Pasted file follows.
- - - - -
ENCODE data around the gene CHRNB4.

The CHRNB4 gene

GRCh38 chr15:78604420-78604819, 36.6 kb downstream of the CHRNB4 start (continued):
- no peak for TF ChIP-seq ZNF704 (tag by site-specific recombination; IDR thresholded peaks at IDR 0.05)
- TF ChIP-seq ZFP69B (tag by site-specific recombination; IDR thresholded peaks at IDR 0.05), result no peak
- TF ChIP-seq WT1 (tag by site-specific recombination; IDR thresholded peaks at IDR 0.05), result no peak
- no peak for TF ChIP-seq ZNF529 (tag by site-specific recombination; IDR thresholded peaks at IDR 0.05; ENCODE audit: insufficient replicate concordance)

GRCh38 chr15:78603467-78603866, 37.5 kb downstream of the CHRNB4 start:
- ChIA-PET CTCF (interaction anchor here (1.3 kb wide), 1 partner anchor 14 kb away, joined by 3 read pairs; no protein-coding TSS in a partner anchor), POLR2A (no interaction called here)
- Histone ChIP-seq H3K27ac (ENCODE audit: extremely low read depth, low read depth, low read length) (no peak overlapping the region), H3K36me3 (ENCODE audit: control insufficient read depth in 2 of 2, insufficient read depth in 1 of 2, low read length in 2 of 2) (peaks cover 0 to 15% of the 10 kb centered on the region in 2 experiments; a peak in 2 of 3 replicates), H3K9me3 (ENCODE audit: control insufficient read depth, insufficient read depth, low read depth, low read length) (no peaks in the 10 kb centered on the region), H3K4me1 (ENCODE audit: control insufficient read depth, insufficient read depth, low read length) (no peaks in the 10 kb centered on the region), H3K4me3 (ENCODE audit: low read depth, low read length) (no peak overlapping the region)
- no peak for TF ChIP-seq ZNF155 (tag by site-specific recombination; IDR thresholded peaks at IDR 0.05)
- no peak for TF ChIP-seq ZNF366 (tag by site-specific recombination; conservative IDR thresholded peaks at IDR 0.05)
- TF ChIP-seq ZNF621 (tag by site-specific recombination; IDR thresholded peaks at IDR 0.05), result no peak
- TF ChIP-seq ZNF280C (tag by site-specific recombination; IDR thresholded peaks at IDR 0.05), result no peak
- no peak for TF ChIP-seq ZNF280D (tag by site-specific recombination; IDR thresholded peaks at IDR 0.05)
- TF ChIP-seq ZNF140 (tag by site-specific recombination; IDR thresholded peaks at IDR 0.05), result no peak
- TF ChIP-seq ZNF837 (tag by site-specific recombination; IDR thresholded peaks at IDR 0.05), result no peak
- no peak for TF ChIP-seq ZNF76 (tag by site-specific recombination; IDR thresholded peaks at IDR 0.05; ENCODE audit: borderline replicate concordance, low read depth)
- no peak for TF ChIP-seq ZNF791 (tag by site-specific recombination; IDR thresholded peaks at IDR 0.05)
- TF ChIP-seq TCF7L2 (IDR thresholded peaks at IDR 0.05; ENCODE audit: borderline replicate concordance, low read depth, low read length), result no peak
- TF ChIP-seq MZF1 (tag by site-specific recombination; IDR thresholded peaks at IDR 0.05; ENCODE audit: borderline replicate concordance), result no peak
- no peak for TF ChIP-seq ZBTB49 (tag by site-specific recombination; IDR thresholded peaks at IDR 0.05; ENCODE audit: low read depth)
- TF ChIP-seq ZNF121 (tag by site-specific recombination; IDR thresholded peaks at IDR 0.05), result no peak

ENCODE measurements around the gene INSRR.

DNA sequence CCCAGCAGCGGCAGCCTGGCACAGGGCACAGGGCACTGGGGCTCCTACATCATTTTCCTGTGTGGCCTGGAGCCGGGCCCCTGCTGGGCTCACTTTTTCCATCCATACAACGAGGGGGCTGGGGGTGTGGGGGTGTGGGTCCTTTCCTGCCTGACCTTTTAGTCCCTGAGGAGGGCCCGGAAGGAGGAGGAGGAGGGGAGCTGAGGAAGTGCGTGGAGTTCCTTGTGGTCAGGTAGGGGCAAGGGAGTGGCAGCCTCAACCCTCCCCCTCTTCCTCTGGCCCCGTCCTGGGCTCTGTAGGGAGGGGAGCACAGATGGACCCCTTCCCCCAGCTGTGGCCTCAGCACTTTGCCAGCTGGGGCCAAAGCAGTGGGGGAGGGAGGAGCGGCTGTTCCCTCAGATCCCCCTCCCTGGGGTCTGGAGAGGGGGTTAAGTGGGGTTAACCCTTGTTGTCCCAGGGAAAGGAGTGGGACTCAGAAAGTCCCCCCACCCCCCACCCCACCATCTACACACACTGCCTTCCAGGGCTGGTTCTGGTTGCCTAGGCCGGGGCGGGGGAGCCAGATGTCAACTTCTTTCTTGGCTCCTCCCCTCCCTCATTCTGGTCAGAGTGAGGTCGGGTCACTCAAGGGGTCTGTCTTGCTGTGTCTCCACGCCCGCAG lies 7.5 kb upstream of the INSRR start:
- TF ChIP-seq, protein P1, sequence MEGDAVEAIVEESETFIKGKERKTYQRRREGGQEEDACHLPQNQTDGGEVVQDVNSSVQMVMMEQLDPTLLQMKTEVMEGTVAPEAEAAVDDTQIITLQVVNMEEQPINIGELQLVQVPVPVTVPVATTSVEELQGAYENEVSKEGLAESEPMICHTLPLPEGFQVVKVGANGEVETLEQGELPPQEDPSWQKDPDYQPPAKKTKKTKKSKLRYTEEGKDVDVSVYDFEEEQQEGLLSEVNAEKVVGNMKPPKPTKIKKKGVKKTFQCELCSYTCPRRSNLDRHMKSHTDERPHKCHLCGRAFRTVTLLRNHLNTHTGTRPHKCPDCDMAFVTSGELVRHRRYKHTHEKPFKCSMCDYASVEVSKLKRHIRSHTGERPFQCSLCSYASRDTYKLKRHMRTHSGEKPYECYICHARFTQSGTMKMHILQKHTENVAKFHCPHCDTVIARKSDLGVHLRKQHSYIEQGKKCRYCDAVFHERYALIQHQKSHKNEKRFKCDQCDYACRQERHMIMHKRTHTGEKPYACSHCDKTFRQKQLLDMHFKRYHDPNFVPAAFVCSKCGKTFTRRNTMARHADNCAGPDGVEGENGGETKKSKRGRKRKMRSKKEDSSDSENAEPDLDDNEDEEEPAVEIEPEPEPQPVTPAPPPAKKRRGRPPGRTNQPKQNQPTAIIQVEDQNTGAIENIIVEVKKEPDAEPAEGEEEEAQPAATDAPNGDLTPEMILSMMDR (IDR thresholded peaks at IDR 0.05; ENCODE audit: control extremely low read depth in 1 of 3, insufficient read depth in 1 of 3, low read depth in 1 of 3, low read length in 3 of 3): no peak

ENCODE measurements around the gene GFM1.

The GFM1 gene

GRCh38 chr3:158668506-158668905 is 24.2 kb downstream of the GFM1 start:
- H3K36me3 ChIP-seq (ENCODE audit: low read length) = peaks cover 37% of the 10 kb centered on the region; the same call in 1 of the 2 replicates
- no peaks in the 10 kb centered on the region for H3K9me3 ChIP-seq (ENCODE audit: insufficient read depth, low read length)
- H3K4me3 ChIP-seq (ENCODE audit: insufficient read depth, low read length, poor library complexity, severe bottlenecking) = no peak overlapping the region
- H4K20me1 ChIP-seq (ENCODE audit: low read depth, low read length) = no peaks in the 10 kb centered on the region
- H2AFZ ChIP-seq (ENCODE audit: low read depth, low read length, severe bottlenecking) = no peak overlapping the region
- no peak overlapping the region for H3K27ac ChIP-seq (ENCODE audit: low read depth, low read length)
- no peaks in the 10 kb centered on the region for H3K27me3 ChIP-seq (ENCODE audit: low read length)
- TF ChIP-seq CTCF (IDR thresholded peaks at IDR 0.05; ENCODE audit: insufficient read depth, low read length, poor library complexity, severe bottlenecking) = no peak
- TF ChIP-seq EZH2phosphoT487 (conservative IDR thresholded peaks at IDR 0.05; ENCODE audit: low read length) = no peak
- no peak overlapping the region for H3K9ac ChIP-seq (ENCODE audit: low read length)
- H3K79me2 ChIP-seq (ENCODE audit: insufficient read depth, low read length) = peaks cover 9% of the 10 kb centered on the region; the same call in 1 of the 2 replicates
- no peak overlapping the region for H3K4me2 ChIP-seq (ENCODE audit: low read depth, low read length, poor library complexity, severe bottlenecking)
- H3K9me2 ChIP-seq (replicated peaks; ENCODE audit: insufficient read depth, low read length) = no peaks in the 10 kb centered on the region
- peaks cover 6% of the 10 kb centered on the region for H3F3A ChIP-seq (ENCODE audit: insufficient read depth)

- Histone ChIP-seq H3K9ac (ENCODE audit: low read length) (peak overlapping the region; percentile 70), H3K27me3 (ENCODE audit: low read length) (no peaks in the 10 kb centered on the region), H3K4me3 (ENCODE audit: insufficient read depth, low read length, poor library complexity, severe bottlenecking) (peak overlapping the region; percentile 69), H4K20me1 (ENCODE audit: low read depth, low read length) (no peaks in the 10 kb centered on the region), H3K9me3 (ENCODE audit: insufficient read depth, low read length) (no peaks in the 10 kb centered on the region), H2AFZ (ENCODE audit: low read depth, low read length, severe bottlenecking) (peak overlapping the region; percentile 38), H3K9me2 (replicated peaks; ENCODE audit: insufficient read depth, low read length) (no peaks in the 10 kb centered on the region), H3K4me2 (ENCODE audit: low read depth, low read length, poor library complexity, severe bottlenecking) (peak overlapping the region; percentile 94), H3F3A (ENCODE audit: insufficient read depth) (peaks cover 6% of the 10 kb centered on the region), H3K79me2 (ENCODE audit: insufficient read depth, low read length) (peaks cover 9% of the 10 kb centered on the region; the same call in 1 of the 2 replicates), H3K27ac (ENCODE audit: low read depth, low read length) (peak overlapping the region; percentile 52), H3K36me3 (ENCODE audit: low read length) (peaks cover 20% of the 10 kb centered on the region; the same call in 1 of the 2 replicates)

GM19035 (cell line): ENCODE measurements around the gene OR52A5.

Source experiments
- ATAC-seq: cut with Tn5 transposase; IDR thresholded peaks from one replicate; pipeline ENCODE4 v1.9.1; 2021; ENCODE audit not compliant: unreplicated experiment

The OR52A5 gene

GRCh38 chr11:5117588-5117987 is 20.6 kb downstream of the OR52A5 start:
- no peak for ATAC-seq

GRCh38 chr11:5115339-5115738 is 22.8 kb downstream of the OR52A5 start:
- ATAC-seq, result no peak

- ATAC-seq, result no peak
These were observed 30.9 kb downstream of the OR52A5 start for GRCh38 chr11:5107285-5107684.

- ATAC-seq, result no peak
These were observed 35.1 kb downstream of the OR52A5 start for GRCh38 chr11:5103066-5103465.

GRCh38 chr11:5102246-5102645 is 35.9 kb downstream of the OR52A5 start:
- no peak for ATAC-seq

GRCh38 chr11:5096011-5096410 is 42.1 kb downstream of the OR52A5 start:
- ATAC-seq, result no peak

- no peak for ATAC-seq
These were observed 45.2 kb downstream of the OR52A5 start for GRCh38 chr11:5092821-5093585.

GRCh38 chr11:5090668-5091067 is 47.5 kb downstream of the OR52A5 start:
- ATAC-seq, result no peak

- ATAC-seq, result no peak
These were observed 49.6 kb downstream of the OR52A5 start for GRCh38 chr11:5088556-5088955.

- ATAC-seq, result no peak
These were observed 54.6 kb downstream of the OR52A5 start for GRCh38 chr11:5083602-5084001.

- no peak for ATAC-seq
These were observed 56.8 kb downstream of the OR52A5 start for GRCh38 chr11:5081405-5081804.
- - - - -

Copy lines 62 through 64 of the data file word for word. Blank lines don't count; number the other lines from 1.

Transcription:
These were observed 45.2 kb downstream of the OR52A5 start for GRCh38 chr11:5092821-5093585.

GRCh38 chr11:5090668-5091067 is 47.5 kb downstream of the OR52A5 start:
- ATAC-seq, result no peak